# Four momentum squared and collisions

So, I am not asking is the square of four-momentum of a particle an invariant to Lorentz trasnformations, but rather,is it invariant in dynamic situations? It seems to me that this also has to hold. So, is four-momentum squared same before and after collision, not the total, but for one particle in that collision?

• four-momentum squared Is always c square – Eli Mar 3 at 15:58
• Isnt it c squared times the mass squared with a minus in front? – Žarko Tomičić Mar 3 at 15:59
• I don’t think so $P_{\mu }\cdot P^{\mu }=c^{2}$ – Eli Mar 3 at 16:03
• The sign depends on your convention for writing 4-vectors or for forming scalar products. Obviously the convention used by particle physicists is superior in every way to that used by cosmologists. Obviously. – dmckee Mar 3 at 16:48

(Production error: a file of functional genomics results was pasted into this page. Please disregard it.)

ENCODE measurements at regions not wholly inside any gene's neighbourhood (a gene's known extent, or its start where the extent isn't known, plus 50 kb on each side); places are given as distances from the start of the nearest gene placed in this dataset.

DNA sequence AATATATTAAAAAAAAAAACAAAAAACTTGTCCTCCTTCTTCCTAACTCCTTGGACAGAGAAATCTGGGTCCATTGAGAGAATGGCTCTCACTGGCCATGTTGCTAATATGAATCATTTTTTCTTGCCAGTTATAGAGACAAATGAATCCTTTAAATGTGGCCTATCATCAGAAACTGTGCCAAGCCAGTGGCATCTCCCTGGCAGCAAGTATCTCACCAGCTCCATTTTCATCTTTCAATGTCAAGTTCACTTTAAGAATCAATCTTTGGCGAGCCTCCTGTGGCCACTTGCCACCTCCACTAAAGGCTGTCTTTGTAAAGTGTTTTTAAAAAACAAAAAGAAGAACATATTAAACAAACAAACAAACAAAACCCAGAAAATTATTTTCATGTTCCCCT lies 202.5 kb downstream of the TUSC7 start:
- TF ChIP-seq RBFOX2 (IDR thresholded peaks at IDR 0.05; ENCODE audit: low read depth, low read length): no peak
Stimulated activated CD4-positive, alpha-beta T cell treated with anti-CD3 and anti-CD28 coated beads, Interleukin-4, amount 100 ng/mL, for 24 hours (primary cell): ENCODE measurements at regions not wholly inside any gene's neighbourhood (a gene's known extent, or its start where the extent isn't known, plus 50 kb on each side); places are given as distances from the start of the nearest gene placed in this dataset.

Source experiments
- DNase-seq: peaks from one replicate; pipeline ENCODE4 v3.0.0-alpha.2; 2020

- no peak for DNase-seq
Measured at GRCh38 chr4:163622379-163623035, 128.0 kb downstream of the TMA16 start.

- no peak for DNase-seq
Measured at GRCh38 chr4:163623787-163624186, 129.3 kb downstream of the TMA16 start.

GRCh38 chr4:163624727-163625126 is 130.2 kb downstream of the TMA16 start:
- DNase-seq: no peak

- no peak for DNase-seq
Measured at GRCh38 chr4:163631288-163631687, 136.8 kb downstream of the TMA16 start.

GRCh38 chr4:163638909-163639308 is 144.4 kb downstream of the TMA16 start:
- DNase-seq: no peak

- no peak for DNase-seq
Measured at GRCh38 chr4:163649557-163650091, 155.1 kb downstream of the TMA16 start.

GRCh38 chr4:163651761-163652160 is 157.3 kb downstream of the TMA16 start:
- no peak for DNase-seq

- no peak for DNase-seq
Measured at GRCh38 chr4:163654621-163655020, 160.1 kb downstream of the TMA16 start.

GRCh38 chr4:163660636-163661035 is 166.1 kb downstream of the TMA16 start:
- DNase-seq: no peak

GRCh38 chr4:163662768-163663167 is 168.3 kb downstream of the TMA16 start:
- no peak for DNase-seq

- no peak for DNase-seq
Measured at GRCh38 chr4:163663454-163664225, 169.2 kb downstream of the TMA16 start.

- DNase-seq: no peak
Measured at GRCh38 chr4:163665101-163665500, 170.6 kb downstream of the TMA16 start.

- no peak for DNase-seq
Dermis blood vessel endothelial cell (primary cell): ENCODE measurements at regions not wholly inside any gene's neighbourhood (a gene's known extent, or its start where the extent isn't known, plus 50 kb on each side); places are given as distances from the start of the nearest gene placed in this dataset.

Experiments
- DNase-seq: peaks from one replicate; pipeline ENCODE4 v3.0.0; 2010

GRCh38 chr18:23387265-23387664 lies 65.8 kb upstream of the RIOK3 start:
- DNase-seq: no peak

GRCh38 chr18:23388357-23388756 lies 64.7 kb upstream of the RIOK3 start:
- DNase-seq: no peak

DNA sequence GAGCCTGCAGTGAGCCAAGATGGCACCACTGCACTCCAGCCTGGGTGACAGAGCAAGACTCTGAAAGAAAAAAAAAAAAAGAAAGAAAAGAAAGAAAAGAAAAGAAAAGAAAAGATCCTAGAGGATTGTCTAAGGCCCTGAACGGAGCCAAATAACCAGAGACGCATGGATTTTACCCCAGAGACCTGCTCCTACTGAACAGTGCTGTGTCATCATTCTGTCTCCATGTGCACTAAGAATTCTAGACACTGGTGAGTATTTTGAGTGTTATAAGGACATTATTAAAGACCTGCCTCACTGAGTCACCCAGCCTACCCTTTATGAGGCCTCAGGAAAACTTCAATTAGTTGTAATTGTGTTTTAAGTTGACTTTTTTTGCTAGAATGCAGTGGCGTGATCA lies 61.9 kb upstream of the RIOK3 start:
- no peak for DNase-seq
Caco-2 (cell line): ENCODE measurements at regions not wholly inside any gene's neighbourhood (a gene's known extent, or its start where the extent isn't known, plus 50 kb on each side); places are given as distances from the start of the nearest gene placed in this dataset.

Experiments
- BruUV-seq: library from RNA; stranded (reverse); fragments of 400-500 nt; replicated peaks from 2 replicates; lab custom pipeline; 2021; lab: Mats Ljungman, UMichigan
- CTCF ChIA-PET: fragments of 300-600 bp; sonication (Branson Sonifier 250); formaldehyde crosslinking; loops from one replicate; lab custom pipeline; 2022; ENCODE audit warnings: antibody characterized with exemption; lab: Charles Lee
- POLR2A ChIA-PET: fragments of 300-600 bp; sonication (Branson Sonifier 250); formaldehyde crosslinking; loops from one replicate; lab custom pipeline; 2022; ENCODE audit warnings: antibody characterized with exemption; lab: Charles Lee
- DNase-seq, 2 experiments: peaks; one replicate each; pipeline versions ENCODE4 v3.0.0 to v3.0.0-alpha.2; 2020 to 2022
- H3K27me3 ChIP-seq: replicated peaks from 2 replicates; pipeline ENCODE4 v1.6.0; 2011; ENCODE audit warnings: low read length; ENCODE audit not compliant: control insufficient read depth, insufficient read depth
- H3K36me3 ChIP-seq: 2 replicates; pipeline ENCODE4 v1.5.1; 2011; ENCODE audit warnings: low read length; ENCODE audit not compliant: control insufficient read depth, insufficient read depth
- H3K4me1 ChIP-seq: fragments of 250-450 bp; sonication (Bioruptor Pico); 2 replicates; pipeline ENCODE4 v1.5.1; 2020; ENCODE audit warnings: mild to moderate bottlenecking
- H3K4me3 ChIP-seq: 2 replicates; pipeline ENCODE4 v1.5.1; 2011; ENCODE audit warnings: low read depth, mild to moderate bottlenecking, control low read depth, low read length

• I am not asking about the sign – Žarko Tomičić Mar 3 at 16:55

As long as the particle has neither

• Changed kind (as happens in, for example, in charged-current weak scattering)
• Gotten excited (which can happen to atoms, nuclei, and hadrons; though in some cases this would be written as a change of type as in a proton turning into a Delta, for instance)

then the mass is the same.

But ... in a lot of ways what I wrote is a tautology. If a particle stays the same then it stays the same.

• So square of four momentum is constant for a particle given that its mass stays the same? – Žarko Tomičić Mar 3 at 17:28
• The square of the four momentum is the mass (up to uninteresting constants). Of course the change or don't change together. – dmckee Mar 3 at 17:31
• I am just surprised i was solving compton scattering and somewher squared four momentum of an electron only to find out its equal to its mass!! I was puzzled.... – Žarko Tomičić Mar 3 at 17:34
• Ah. Either your resource has done you a disservice my not making that connection clear or you didn't notice the importance at first. But either way you have it now. – dmckee Mar 3 at 17:39